100% 3 (October 2002)

100% #3

This issue has three things going on. First is the boxer who's Strel's ex-boyfriend. He gets a couple chapters–Pope splits 100% into chapters and there are a lot of them in this issue. Anyway, the boxer gets a couple chapters. They're mostly for mood and exposition.

But then John and Daisy get to go on their date (after some flirtation earlier on) and John has managed to swipe Daisy's panties from work. Quite innocently, of course. Between this problem and Kimberly's date with Strel's cousin to get sushi, the comic feels like Love and Rockets. Not in the art, but in how Pope presents the little adventures of the cast.

It's sort of meandering. There's a lot of personality and mood, but Pope's muted. And then, out of nowhere, he executes the exceptional sex scene and all of a sudden the issue's the best in the series.

Just crazy good.



Writer and artist, Paul Pope; colorist, Lee Loughridge; letterer, John Workman; editors, Mariah Huehner and Shelly Bond; publisher, Vertigo.

Sirens 1 (September 2014)

Sirens #1

Sirens is a whole lot of work. George Pérez clearly had this series in mind for a while, considering it’s a sequel to some other long-running series in his imagination. He’s not introducing the cast of beautiful and empowered caricatures he calls Sirens, he’s reintroducing them.

So there are a lot of characters, all of them in different times through history–not sure any of the time periods are particularly realistic. The Wild West one, where the schoolmarm is teaching the kids secular reads on religion themes? Not realistic.

The art’s okay. Everything’s really busy and detailed and it’s a bunch of new characters so who cares.

Pérez spends more time on the supporting casts–in terms of writing–in these various time periods, than he does on the lead characters. They’re supposed to be a surprise, sure, but they need some kind of depth. Even if it’s shallow.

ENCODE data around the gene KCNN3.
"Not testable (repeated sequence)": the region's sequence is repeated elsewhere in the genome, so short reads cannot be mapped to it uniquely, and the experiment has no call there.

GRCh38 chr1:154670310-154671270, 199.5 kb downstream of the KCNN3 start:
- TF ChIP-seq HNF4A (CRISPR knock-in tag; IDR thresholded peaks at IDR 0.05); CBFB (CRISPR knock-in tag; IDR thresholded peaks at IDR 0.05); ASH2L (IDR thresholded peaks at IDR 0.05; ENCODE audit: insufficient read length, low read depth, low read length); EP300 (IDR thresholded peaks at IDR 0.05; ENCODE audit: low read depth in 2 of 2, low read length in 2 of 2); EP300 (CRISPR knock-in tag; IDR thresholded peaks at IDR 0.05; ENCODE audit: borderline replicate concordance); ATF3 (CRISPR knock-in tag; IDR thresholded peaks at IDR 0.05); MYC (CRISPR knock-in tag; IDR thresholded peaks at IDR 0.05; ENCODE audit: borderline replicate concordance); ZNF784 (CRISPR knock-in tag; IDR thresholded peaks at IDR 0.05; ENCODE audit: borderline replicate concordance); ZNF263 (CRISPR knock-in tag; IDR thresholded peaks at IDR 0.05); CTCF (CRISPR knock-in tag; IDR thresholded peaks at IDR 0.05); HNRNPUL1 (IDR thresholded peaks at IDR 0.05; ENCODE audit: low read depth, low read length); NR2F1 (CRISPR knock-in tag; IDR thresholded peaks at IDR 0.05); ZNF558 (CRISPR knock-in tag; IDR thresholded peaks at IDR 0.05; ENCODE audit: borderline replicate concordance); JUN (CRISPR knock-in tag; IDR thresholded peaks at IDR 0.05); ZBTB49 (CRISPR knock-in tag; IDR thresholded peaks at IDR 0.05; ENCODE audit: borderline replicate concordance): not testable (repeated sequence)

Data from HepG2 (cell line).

From Time to Time; writer and artist, George Pérez; colorist, Leonardo Paciarotti; letterer, Ed Dukeshire; editors, Chris Rosa and Dafna Pleban; publisher, Boom! Studios.

Blue Devil 23 (April 1986)

Blue Devil #3

The issue's all action, which makes up for Alan Kupperberg and Bill Collins's artwork. The proportions are weird, even if Kupperberg's fight choreography and panel composition are generally okay. It's a forced crossover issue, with Blue Devil passing through Pittsburgh so of course he's going to get into the middle of a fight between Firestorm and his foes.

Writers Gary Cohn and Dan Mishkin do a fairly good job for the visiting Firestorm readers. There are maybe three pages of regular Blue Devil stuff going on, all of them compelling and inviting enough to try to get those visitors back for the next issue. There's a big reveal for Blue Devil too and the writers are able to make it palatable to new readers.

It's a fairly neat issue, all told; Firestorm gets almost as much to do as Blue Devil and their protracted conflict makes narrative sense.

It's fine.



Caught in the Firestorm; writers, Gary Cohn and Dan Mishkin; penciller, Alan Kupperberg; inker, Bill Collins; colorist, Michele Wolfman; letterer, Albert DeGuzman; editor, Alan Gold; publisher, DC Comics.

Sons of Anarchy 13 (September 2014)

Sons of Anarchy #13

So much talking. And Couceiro does a great job with all that talking, but the issue consists of four or five conversations and one suggestive last page. I can't remember but it might be the first time Brisson's done a bridging issue on Sons of Anarchy. Maybe not, but certainly never so deliberate as this one.

Worse, the principal conversation is recapping events the reader already knows about. Jax and the regular cast members have been guest starring in this arc, but here Brisson brings them up to a lead status… only there had to be a better way than the recap. The conversation just goes on and on.

But, like I said, Couceiro's art is fantastic throughout and he does keep those conversations moving. And Brisson's dialogue is good, it's just too much build-up. The arc, which is definitely different, is now lagging.

Brisson should wrap it fine though.


Writer, Ed Brisson; artist, Damian Couceiro; colorist, Michael Spicer; letterer, Ed Dukeshire; editor, Dafna Pleban; publisher, Boom! Studios.

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